Subject: General Tech, Processors, Systems | July 10, 2011 - 02:45 AM | Scott Michaud
Tagged: Intel, ultrabook
Intel has been trying to push for a new classification of high-end, thin, and portable notebooks to offset the netbook flare-up of recent memory. Intel hopes that by the end of 2012, these “Ultrabooks” will comprise 40% of consumer notebook sales. What is the issue? They are expected to retail in the 1000$ range which is enough for consumers to buy a dual-core laptop with 4 GB of RAM and a tablet. Intel is not fazed by this and has even gone to the effort of offering money to companies wishing to develop these Ultrabooks; the OEMs are fazed, however, and even with Intel’s pressing there is only one, the ASUS UX21, slated to be released in September.
Asus sticking its neck out. (Video by Engadget)
For the launch, Intel created three processors based on the Sandy Bridge architecture: the i5-2557M, the i7-2637M, and the i7-2677M. At just 17 watts of power, these processors should do a lot on Intel’s end to support the branding of Ultrabooks having long battery life and an ultra-thin case given the lessened need for heat dissipation. Intel also has two upcoming Celeron processors which are likely the same ones we reported on two months ago. Intel has a lot to worry about when it comes to competition with their Ultrabook platform though; AMD will have products that appeal to a similar demographic for half the price and tablets might just eat up much of the rest of the market.
Do you have a need for a thousand dollar ultraportable laptop? Will a tablet not satisfy that need?
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Subject: General Tech, Mobile | July 4, 2011 - 12:02 PM | Jeremy Hellstrom
Tagged: Intel, culv, ultrabook, Ivy Bridge, sandy bridge, ultramobile
You can't really blame the failure of Intel's CULV form factor on just the name, though it is very awkward, since at the same time Intel was trying for that type of ultraportable we saw netbooks catch on. The netbook was easier to market than the CULV which was being trumped by the Macbook Air on one side and the surprising popularity of netbooks in general. Sure the Atom powered midgets couldn't do much, but they were just so cute.
We heard of the new Intel Ultrabooks at CES 2011 during Intel's keynote speech, and Ryan saw an example of one, the ASUS UX21 which sports a nice brushed aluminium shell. It was powered by a Sandy Bridge Core i7 and was 1.7cm at its widest and weighed only 1.1kg fully loaded, sported SATA 6Gb/s and can boot in 5 seconds with ASUS' Instant On feature. It should be available by September of this year and in theory will be a sub-$1000 Ultrabook.
DigiTimes today reported on Intel's plans for the release of their first Ultrabook and the future models, which they hope will together net Intel about 40% market share by the end of 2012. The strategy sounds familiar, those who remember what they did with the chipset for their Atom processor. DigiTimes reports that Intel is planning on "providing a significant budget to support its partners launching Ultrabooks". Now that is not very specific as to the support that Intel will be offering, but with Llano's decent performance and incredible price, it will be had for 1st tier vendors to be attracted to selling Ultrabooks that are faster but cost three times as much. Hence Intel's announcement about support for any vendors willing to build and sell their new form factor.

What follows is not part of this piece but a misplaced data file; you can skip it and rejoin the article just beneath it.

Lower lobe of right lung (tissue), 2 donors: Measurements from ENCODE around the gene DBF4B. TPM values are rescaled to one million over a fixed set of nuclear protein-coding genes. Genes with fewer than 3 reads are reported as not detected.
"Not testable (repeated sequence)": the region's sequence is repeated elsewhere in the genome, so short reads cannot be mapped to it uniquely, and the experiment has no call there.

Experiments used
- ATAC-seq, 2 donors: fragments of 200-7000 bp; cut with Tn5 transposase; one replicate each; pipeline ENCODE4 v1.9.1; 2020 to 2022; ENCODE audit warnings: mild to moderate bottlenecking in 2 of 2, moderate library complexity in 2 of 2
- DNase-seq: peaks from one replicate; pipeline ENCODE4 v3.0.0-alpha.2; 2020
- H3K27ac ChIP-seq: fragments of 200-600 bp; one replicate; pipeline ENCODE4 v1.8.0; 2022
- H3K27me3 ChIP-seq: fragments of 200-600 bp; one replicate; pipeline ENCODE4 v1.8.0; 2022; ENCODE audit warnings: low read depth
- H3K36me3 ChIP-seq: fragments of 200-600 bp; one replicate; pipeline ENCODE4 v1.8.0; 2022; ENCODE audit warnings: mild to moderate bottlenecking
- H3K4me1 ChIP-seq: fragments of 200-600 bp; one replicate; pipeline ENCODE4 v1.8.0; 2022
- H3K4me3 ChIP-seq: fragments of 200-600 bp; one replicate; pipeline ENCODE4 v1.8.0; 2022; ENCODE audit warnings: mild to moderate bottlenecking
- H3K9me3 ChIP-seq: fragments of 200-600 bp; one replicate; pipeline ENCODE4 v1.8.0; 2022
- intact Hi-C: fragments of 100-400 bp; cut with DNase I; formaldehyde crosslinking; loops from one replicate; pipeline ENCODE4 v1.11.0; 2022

"Intel has recently started planning a new marketing strategy for its Ultrabook concept and has invested heavily into the related budget and resources hoping to attract first-tier notebook vendors into developing Ultrabooks, according to sources from downstream notebook players.
Due to the failure of Intel's Consumer Ultra Low Voltage-based (CULV-based) ultra-thin notebooks in 2009, while the notebook market has been severely impacted by tablet PCs, most notebook vendors are taking a conservative attitude toward Intel's Ultrabook concept and Intel is hoping its heavy investment will be able to attract these vendors to launch Ultrabook products, the sources noted.
Intel announced its Ultrabook concept in June with a goal of having 40% of the global consumers notebooks using its Ultrabook concept at the end of 2012. Asustek is already set to launch its first Ultrabook concept-based notebook, UX21, in September."
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Subject: Processors, Mobile, Shows and Expos | May 31, 2011 - 02:01 AM | Ryan Shrout
Tagged: ultrabook, Medfield, Ivy Bridge, Intel, haswell, computex, atom
With the release of the Intel Z68 chipset behind us by several weeks, Intel spent the opening keynote at Computex 2011 creating quite a buzz in the mobility section of the computing world. Intel’s Executive Vice President Sean Maloney took the stage on Tuesday and announced what Intel is calling a completely new category of mobile computer, the “Ultrabook”. A term coined by Intel directly, the Ultrabook will “marry the performance and capabilities of today’s laptops with tablet-like features and deliver a highly responsive and secure experience, in a thin, light and elegant design.”
If this photo looks familiar...see the similarity?
Intel is so confident in this new segment of the market that will fall between the tablet and notebook that they are predicting that by the time we reach the end of 2012 it will represent 40% of Intel’s processor shipments. That is an incredibly bold claim considering how massive and how dominate Intel is in the processor field. Intel plans to reach this 40% goal by addressing the Ultrabook market in three phases, the first of which will begin with ultra-low-power versions of today’s Sandy Bridge processors. Using this technology Maloney says we will see notebooks less than 0.8 inches thin and for under $1,000.
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